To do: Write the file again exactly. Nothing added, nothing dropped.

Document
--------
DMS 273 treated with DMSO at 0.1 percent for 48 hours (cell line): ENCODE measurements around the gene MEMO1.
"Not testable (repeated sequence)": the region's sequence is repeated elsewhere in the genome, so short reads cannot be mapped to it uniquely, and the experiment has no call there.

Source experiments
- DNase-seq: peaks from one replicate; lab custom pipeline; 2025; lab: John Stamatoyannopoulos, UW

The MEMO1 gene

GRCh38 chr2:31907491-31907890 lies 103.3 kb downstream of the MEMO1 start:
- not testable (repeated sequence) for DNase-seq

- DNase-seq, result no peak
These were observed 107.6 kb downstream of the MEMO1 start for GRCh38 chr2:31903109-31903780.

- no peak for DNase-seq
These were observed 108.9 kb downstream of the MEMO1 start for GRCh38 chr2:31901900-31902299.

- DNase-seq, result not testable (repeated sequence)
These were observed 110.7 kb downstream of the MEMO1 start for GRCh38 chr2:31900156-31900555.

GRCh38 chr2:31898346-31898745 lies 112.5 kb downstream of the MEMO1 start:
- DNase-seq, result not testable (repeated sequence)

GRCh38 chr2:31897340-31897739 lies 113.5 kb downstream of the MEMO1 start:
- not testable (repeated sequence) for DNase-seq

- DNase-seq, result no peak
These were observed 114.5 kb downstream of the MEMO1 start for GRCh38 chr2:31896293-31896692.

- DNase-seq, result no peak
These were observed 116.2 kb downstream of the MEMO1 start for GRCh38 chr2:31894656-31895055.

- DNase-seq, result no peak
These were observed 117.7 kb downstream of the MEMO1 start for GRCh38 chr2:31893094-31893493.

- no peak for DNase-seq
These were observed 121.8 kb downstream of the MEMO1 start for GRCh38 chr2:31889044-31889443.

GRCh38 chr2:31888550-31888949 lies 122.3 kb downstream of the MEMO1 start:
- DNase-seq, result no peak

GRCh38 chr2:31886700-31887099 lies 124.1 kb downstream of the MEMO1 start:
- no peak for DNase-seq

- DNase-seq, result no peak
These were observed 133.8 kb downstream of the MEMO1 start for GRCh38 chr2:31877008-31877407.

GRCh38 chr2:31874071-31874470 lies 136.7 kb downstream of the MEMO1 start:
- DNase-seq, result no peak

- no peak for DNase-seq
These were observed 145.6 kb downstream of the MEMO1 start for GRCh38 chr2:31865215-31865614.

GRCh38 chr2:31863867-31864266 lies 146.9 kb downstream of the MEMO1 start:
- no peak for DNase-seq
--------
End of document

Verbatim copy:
DMS 273 treated with DMSO at 0.1 percent for 48 hours (cell line): ENCODE measurements around the gene MEMO1.
"Not testable (repeated sequence)": the region's sequence is repeated elsewhere in the genome, so short reads cannot be mapped to it uniquely, and the experiment has no call there.

Source experiments
- DNase-seq: peaks from one replicate; lab custom pipeline; 2025; lab: John Stamatoyannopoulos, UW

The MEMO1 gene

GRCh38 chr2:31907491-31907890 lies 103.3 kb downstream of the MEMO1 start:
- not testable (repeated sequence) for DNase-seq

- DNase-seq, result no peak
These were observed 107.6 kb downstream of the MEMO1 start for GRCh38 chr2:31903109-31903780.

- no peak for DNase-seq
These were observed 108.9 kb downstream of the MEMO1 start for GRCh38 chr2:31901900-31902299.

- DNase-seq, result not testable (repeated sequence)
These were observed 110.7 kb downstream of the MEMO1 start for GRCh38 chr2:31900156-31900555.

GRCh38 chr2:31898346-31898745 lies 112.5 kb downstream of the MEMO1 start:
- DNase-seq, result not testable (repeated sequence)

GRCh38 chr2:31897340-31897739 lies 113.5 kb downstream of the MEMO1 start:
- not testable (repeated sequence) for DNase-seq

- DNase-seq, result no peak
These were observed 114.5 kb downstream of the MEMO1 start for GRCh38 chr2:31896293-31896692.

- DNase-seq, result no peak
These were observed 116.2 kb downstream of the MEMO1 start for GRCh38 chr2:31894656-31895055.

- DNase-seq, result no peak
These were observed 117.7 kb downstream of the MEMO1 start for GRCh38 chr2:31893094-31893493.

- no peak for DNase-seq
These were observed 121.8 kb downstream of the MEMO1 start for GRCh38 chr2:31889044-31889443.

GRCh38 chr2:31888550-31888949 lies 122.3 kb downstream of the MEMO1 start:
- DNase-seq, result no peak

GRCh38 chr2:31886700-31887099 lies 124.1 kb downstream of the MEMO1 start:
- no peak for DNase-seq

- DNase-seq, result no peak
These were observed 133.8 kb downstream of the MEMO1 start for GRCh38 chr2:31877008-31877407.

GRCh38 chr2:31874071-31874470 lies 136.7 kb downstream of the MEMO1 start:
- DNase-seq, result no peak

- no peak for DNase-seq
These were observed 145.6 kb downstream of the MEMO1 start for GRCh38 chr2:31865215-31865614.

GRCh38 chr2:31863867-31864266 lies 146.9 kb downstream of the MEMO1 start:
- no peak for DNase-seq